Finally. This mess of a 2011-12 regular season is behind us – the sloppy play, the dead legs, the blur of games. Now the real season begins, and we will soon have our questions answered in the most public of forums. We know what we know, for what that’s worth. Kevin Garnett’s move to center has led to a more free-flowing offense, allowing the Celtics to shoot a higher percentage and compensate for being one of the worst rebounding teams in the NBA. Makes sense now, but who would have thought it then? A higher percentage of makes means fewer battles on the boards, which conceals a major weakness and transforms the C’s into more dangerous foe.
Rajon Rondo has thick skin. How could he not? After being trade bait not once but twice in the same season. All Rondo did was shake off the trade talk disrespect and lead the league in assists. And if I’m not mistaken, isn’t quarterbacking the team still a point guard’s main responsibility? Sure, Rondo can’t shoot the ball consistently from the perimeter. So what? Big deal. Rondo does so much of everything else that it renders that weakness a mute point.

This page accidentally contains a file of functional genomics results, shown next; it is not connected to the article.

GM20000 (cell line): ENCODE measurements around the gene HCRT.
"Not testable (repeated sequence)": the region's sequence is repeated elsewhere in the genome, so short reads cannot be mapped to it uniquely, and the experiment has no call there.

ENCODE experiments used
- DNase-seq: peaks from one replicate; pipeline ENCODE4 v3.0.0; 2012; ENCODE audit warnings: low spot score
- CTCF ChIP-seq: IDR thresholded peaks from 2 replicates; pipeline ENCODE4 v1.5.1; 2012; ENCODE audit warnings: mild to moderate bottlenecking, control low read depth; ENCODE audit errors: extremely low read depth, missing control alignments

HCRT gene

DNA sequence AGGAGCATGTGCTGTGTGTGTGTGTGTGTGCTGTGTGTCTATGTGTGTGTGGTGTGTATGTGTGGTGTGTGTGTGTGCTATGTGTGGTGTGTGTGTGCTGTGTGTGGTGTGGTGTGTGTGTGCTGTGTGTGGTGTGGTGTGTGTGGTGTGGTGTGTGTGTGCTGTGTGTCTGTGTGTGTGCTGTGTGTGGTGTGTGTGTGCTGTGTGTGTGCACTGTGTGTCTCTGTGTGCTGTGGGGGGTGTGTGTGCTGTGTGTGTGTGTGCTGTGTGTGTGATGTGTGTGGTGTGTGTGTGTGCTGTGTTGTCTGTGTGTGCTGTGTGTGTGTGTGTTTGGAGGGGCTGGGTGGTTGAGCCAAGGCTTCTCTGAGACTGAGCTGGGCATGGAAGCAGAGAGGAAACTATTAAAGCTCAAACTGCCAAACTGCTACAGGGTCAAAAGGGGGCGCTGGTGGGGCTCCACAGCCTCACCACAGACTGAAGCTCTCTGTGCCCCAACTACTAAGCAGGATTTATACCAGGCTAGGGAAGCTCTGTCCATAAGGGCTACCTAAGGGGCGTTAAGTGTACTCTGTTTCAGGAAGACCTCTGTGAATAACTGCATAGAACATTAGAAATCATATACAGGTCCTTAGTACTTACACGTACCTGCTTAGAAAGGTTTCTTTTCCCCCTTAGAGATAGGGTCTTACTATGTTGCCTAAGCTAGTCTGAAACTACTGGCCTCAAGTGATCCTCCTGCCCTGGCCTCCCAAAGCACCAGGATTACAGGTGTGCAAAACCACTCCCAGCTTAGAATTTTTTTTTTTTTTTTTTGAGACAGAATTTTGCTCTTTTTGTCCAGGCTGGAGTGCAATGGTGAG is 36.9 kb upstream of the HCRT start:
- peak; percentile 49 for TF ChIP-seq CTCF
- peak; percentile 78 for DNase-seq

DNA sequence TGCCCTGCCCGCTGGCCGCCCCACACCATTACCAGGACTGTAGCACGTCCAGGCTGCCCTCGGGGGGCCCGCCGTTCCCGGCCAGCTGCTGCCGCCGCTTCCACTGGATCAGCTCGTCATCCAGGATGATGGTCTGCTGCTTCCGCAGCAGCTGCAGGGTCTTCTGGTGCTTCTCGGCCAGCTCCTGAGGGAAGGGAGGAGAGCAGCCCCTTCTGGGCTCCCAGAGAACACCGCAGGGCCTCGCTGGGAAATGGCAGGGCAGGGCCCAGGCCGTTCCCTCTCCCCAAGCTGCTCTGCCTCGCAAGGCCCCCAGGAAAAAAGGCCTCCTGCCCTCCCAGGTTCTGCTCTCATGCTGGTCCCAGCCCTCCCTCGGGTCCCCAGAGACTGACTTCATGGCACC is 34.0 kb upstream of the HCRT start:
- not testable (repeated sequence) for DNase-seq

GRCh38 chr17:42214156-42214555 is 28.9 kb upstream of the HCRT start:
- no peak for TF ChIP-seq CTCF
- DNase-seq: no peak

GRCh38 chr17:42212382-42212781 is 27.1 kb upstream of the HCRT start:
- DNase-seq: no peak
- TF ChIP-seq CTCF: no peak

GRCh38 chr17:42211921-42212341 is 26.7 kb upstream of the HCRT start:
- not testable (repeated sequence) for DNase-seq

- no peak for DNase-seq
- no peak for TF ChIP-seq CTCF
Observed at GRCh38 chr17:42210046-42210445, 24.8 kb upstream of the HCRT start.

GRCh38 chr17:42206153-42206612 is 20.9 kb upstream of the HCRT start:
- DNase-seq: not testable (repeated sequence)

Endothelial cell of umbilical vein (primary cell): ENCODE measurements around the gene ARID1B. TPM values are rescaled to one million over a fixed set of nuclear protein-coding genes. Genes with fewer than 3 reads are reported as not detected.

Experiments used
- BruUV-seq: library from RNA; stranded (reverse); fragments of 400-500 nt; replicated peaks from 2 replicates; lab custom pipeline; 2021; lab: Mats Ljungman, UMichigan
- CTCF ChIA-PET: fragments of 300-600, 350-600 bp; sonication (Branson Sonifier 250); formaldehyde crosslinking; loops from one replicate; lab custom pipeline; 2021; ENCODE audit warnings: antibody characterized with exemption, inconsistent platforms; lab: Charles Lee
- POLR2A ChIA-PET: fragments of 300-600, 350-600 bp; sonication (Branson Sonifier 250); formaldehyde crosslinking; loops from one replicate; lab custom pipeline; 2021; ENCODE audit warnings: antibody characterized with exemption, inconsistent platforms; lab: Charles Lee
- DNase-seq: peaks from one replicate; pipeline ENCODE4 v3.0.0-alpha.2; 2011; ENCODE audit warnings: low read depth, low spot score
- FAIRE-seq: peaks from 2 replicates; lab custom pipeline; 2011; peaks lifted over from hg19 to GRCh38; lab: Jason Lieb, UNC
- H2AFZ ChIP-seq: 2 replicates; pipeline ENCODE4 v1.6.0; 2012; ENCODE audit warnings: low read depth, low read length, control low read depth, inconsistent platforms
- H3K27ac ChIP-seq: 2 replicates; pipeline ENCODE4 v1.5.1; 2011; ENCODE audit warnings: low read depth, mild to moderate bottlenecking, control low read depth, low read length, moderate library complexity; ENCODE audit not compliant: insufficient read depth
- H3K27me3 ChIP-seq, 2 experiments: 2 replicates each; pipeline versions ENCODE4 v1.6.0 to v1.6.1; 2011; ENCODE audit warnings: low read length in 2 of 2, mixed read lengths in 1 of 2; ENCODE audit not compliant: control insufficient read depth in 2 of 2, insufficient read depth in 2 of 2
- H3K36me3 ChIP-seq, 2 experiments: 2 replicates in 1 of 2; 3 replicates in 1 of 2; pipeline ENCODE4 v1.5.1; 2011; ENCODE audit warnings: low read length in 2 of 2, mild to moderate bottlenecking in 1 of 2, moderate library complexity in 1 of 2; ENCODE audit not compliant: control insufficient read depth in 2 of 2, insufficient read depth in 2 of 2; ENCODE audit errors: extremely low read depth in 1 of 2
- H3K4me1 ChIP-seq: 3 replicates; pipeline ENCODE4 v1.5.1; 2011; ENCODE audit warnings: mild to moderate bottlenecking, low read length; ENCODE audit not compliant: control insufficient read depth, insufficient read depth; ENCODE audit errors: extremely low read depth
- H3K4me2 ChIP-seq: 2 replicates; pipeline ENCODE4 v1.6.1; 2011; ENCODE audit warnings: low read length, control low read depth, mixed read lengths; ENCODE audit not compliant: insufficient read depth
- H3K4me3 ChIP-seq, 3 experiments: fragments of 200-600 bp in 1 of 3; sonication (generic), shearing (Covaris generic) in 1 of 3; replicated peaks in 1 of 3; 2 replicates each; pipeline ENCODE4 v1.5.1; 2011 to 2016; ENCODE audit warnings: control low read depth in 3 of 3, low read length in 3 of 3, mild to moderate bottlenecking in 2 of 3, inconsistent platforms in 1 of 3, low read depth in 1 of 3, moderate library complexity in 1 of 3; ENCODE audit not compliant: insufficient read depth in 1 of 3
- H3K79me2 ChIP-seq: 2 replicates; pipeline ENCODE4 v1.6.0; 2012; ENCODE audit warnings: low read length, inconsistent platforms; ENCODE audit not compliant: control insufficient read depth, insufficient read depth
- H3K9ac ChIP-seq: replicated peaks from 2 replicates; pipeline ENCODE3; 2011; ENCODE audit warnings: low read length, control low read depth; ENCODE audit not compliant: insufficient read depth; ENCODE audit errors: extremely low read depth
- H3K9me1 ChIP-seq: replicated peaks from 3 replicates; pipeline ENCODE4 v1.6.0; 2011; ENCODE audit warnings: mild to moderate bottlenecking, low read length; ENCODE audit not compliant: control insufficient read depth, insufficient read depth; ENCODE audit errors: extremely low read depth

Avery Bradley and Greg Stiemsma, in their own ways, have been season-saving revelations for Doc Rivers and the Celtics. Bradley has been so steady in his emergence that the loss of Ray Allen as been a non-story in Boston. And Stiemsma brings a shot-blocking dynamic to the mix. He’s a role player, but he’s played that role to the hilt this season. Not bad for a guy no one knew – and everyone either game up on or never even considered – before the start of the season.
The questions, of course, are many. Is this the Big Three’s last stand? Will Ray Allen even make it back this postseason? Are KG and Ray gone when the final buzzer sounds on their 2012 playoff run? Will Mickael Pietrus prove to be the X-factor the Celtics need at some point in these playoffs? Will Doc Rivers’ decision to choose health over homecourt prove to be the correct course of action?
For me, I’m curious to know the direction of Danny Ainge’s rebuilding project, and how he plans to not only keep this team competitive, but how he plans to leap back to the NBA’s elite. There’s no question that this team has a chance of beating the Atlanta Hawks in the first round. Garnett is a proud man. Through force of will he can almost singlehandedly do that on his own. But what happens in Round 2? And what happens when we finally fall?
Only time will answer those questions. For now, the Hawks stand in front of us, posing the most immediate problem to be solved. We need to figure out a way to win a road game, at least one at minimum, while doing what we do best on our home court. The first test comes Sunday. I won’t be at the game but I’ll be glued to the TV, making noise and cheering the fact that our Celtics are playing Games That Matter.
Let’s hope that we steal one of those first to games on road.